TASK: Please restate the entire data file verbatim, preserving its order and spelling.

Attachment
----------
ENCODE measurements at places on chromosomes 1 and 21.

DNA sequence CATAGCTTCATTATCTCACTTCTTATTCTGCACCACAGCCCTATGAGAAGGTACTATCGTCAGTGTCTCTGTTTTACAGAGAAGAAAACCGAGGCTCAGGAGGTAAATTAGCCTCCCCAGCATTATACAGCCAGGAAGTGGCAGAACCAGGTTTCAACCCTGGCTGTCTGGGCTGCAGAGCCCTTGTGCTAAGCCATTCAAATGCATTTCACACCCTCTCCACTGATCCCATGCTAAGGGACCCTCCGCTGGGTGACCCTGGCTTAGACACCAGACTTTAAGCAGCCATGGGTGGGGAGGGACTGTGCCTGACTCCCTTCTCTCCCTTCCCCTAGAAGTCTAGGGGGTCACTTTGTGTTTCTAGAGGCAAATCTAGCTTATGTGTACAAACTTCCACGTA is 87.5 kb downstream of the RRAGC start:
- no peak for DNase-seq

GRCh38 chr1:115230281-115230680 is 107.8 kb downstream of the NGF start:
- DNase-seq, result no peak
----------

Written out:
ENCODE measurements at places on chromosomes 1 and 21.

DNA sequence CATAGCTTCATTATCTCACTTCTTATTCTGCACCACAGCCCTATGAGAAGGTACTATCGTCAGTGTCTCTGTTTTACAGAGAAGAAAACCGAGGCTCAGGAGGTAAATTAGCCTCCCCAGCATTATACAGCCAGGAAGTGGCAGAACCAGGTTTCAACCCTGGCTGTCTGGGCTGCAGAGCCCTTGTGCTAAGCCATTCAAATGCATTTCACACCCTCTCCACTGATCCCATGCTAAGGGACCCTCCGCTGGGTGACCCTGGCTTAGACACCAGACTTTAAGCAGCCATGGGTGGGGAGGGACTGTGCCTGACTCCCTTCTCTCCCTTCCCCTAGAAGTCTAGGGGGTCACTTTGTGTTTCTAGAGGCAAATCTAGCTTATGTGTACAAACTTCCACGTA is 87.5 kb downstream of the RRAGC start:
- no peak for DNase-seq

GRCh38 chr1:115230281-115230680 is 107.8 kb downstream of the NGF start:
- DNase-seq, result no peak